What: Disaster loans for up to $ 2 million for businesses and $ 200,000 for homeowners, to repair or replace property damaged by storms from Feb. 1 and 25.

Who: Businesses, nonprofits and homeowners in Santa Cruz and Santa Clara counties and the surrounding areas.

Deadline to apply: May 19.

Details: 800-659-2955 or visit sba.gov/disaster. SBA officers are also available at the Santa Cruz County government building, third floor, 701 Ocean St., Santa Cruz.

SANTA CRUZ >> Dozens of private roads were on the list of damages from this winter’s storms, and around 40 local residents attended a workshop Wednesday at the Santa Cruz County government building, on financial aid for repairs.

The U.S. Small Business Administration (SBA) is receiving loan applications to repair or replace roads, buildings and property damaged in the storms that occurred between Feb. 1 and 25. Homeowners from Santa Cruz and Santa Clara counties and the neighboring areas can borrow up to $ 200,000, at interest rates as low as 1.875 percent.

Business owners can borrow up to $ 2 million, at interest rates as low as 3.15 percent, or 2.5 percent for nonprofits.

These loans cover costs that aren’t otherwise covered by insurance. The deadline to apply is May 19.

Garth MacDonald, an SBA public information officer, answered dozens of quick-fire questions from homeowners, such as: If a storm-damaged private road is informally managed by homeowners who aren’t part of a road association, can each owner apply individually for a $ 200,000 loan?

The short answer is yes, said MacDonald, who urged everyone to apply and visit the SBA loan office that’s temporarily located on the third floor of the county government building.

“All cases are different. If you have road issues and you’re trying to recover from this disaster, anybody should try to apply,” MacDonald said. “I can’t guarantee that they’re all going to be eligible … but I don’t want to discourage you from applying.”

If neighbors are considering forming a nonprofit road association to qualify for a $ 2 million SBA loan, MacDonald advised getting a tax identification number as soon as possible, to meet the May 19 deadline. That’s all that’s needed to file an initial SBA loan application, and it buys time to get the rest of the nonprofit documents while the application is processed.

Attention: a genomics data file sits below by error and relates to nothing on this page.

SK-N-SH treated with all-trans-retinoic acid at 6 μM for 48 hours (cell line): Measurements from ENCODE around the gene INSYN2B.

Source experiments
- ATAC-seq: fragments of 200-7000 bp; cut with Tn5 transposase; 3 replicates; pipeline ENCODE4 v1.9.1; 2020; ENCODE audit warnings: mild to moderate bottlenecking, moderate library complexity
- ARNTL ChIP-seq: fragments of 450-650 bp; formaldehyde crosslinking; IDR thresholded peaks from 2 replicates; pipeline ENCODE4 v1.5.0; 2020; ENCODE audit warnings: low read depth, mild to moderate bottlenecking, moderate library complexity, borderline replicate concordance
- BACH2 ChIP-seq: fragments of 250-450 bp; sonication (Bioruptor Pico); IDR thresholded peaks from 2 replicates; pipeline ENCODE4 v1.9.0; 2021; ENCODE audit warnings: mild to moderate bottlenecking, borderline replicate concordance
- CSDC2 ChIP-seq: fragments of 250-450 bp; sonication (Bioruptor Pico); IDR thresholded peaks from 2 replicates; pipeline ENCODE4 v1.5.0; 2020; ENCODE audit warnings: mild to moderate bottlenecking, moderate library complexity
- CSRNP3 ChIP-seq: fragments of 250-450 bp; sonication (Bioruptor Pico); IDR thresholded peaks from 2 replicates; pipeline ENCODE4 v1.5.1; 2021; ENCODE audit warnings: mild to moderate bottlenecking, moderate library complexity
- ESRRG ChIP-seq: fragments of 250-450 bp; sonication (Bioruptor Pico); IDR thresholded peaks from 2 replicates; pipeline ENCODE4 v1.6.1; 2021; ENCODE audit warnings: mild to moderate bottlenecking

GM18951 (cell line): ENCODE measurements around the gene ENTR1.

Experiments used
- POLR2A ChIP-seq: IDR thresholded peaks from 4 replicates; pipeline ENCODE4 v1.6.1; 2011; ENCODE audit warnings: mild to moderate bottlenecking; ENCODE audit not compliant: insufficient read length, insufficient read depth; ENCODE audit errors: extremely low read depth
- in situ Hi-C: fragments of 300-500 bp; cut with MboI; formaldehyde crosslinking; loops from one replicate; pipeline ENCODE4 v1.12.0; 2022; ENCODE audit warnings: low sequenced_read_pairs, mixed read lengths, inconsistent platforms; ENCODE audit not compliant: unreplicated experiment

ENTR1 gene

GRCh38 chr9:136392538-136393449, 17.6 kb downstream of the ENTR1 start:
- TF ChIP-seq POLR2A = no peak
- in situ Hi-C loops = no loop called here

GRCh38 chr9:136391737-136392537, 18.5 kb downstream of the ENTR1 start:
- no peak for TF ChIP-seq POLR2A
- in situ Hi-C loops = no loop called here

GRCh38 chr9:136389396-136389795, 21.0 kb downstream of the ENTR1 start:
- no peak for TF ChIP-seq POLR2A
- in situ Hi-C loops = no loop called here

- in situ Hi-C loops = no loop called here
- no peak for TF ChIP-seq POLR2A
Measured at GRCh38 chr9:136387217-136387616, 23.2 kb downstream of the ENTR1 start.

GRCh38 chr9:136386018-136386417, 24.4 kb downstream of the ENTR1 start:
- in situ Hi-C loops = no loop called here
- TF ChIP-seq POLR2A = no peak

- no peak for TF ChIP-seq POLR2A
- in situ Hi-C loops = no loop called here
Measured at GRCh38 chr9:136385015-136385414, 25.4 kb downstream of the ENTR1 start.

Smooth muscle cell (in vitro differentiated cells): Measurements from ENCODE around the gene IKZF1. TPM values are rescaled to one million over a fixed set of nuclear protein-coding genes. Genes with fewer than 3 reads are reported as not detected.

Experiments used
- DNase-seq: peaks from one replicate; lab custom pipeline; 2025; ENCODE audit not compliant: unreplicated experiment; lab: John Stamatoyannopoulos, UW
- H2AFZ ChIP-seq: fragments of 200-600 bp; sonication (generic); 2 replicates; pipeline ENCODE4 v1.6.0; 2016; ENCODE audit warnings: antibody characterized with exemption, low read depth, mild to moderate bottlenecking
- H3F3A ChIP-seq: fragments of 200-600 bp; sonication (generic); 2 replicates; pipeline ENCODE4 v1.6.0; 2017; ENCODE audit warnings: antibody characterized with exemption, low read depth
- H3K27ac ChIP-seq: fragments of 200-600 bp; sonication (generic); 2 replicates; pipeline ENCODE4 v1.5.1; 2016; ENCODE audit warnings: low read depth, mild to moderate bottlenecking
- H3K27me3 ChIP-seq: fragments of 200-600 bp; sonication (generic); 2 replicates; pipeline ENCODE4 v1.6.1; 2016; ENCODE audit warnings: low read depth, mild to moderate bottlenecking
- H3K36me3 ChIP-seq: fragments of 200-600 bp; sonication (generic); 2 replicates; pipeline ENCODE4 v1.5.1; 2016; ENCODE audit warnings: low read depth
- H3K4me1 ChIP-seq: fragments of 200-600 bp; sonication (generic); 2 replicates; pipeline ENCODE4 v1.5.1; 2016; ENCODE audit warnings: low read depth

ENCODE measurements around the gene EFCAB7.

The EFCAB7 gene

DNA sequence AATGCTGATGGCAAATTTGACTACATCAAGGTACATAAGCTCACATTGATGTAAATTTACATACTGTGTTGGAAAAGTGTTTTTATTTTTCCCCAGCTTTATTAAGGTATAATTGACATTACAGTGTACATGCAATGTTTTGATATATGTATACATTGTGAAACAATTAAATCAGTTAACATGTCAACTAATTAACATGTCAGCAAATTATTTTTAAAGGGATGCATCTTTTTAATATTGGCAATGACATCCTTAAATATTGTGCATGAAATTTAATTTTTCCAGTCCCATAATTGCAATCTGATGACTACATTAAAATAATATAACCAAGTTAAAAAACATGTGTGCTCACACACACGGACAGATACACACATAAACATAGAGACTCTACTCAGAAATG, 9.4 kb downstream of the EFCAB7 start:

The SBA is also offering a second type of loan for businesses — an “Economic Injury Disaster Loan” — for up to $ 2 million, to cover financial losses due to the storm. For example, businesses in Big Sur may not have been physically damaged by the storm, but the Highway 1 extended closure is seriously affecting their income.

Pat McCormick, executive officer of the Local Agency Formation Commission of Santa Cruz County, presented another option for private road owners: forming a county service area, which is a locally-governed special district that votes on a tax funding maintenance of the private road. It’s a long-term solution that would help pay for future maintenance and repairs, he said.

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The top reason to form a county service area, said McCormick: Everybody has to pay the tax, unlike in road associations, which often have deadbeat members who don’t pay the fees. County service areas are also eligible for federal and state disaster grants, which cover almost 94 percent of damage costs.

The downsides of forming a county service area, said McCormick, include: the 10-month setup period, election costs and a higher cost of road repairs due to the public agency bidding rules for contractors.

Despite the downsides, the county has 30 county service areas for private roads, including the Summit’s Hutchinson Road, which had a slipout in January, that’s estimated to cost $ 3 million to repair. Due to Hutchinson Road’s status as a county service area, the repairs are eligible for federal and state grants, and landowners don’t have to rely on loans.

Anne Evans, a homeowner who lives off Soquel-San Jose Road, was one of several in the audience interested in an SBA loan. Since October, her lane has suffered landslides, buckling and downed trees.

After the meeting, she met with an SBA officer at the SBA’s temporary office in the county building. She was told that re-establishing her lane’s defunct road association is her best bet, since it would help qualify the group for lower interest rates.

Evans said when she working with federal disaster grants following the 1989 Loma Prieta earthquake was “tough,” and she’s unlikely to try forming a county service area.

“When you have a government employee telling you that the downside of it is working with the government, you know that it’s going to be onerous,” Evans said.

SBA Loans

What: Disaster loans for up to $ 2 million for businesses and $ 200,000 for homeowners, to repair or replace property damaged by storms from Feb. 1 and 25.

Who: Businesses, nonprofits and homeowners in Santa Cruz and Santa Clara counties and the surrounding areas.

Deadline to apply: May 19.

Details: 800-659-2955 or visit sba.gov/disaster. SBA officers are also available at the Santa Cruz County government building, third floor, 701 Ocean St., Santa Cruz.

sbaloan – BingNews